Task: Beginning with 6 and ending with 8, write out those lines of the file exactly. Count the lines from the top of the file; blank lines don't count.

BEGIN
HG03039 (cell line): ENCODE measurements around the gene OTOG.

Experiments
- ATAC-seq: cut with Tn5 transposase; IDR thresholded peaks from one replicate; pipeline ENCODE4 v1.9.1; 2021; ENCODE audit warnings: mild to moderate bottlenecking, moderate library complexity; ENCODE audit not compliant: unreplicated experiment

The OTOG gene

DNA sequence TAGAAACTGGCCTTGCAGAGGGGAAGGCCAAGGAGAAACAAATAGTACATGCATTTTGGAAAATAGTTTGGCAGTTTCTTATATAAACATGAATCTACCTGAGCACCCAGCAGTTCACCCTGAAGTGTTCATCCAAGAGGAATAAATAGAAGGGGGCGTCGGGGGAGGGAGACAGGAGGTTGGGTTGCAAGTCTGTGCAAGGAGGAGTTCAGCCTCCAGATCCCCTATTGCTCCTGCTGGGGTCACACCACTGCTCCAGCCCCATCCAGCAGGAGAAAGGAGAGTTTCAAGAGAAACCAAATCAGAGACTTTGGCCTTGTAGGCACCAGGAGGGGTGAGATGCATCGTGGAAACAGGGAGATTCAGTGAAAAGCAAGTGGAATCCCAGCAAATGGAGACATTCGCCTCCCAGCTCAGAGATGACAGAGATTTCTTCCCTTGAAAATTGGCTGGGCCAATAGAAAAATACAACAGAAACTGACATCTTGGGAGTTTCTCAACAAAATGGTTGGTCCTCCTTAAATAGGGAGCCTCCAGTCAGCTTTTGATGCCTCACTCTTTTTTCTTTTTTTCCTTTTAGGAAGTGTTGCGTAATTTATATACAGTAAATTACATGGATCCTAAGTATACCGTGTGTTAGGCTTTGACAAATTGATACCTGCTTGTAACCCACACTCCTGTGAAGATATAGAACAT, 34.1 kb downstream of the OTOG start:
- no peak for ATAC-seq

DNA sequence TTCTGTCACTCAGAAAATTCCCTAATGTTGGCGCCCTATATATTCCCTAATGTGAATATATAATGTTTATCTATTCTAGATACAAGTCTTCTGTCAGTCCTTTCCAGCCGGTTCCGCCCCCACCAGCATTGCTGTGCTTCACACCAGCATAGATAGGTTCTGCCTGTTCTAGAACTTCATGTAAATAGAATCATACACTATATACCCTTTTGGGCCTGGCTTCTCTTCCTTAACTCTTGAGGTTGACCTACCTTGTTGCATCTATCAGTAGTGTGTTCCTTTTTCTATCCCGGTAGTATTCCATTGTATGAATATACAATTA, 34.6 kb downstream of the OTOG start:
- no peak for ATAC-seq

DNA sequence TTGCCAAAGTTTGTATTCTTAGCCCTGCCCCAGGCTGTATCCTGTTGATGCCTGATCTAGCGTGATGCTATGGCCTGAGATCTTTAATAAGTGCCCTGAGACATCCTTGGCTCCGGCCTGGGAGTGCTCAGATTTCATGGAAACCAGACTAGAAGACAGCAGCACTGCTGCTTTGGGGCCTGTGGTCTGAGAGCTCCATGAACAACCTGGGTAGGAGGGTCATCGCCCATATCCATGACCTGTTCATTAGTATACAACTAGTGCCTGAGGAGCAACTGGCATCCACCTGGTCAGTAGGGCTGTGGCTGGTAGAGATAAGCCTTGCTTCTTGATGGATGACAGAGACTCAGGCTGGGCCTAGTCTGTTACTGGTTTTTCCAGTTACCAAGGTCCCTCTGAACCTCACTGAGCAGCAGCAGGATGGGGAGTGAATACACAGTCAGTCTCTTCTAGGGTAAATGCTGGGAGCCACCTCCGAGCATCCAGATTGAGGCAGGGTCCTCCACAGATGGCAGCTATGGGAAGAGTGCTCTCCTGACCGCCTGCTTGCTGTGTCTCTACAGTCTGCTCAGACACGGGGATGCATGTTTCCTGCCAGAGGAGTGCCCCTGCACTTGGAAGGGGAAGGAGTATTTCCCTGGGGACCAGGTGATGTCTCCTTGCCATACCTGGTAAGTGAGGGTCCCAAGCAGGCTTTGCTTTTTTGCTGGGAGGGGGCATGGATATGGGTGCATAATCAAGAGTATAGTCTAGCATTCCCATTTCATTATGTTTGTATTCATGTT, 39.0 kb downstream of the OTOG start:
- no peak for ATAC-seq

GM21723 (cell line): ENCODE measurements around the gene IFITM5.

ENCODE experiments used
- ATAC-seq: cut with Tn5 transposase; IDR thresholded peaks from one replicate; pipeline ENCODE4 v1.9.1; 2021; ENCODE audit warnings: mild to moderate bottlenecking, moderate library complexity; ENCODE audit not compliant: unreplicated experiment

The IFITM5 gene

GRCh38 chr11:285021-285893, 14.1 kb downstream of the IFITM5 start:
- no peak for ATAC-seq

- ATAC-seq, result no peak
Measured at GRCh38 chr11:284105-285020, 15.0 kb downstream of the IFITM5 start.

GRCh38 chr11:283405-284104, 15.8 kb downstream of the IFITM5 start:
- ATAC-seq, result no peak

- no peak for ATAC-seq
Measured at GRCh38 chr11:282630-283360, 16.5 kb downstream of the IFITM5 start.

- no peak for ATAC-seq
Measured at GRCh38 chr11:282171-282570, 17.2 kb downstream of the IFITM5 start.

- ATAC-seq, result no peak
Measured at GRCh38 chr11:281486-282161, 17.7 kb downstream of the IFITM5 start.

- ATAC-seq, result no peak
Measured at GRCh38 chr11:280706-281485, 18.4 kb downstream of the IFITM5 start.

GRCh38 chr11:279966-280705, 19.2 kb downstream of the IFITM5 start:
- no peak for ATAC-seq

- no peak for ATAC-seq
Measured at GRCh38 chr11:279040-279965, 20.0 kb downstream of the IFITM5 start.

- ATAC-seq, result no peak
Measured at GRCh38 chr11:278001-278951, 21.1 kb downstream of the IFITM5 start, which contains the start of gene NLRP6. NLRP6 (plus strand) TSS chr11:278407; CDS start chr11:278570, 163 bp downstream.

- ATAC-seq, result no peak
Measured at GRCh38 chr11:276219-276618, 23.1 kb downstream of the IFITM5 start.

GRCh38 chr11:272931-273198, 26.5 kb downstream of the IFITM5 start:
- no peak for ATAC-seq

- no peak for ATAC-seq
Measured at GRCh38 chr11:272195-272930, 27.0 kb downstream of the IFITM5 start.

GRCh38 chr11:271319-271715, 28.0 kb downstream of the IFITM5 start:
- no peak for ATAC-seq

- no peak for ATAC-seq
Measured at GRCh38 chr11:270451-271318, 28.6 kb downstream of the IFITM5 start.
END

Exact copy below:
- no peak for ATAC-seq

DNA sequence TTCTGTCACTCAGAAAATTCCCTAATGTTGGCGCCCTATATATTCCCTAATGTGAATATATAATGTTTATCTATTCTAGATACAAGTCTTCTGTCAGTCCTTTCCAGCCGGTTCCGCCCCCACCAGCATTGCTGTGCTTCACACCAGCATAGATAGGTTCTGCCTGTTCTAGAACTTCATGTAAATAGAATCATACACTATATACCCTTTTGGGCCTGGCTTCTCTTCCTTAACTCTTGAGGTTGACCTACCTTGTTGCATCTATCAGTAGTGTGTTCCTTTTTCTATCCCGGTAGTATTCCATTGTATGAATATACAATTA, 34.6 kb downstream of the OTOG start:
- no peak for ATAC-seq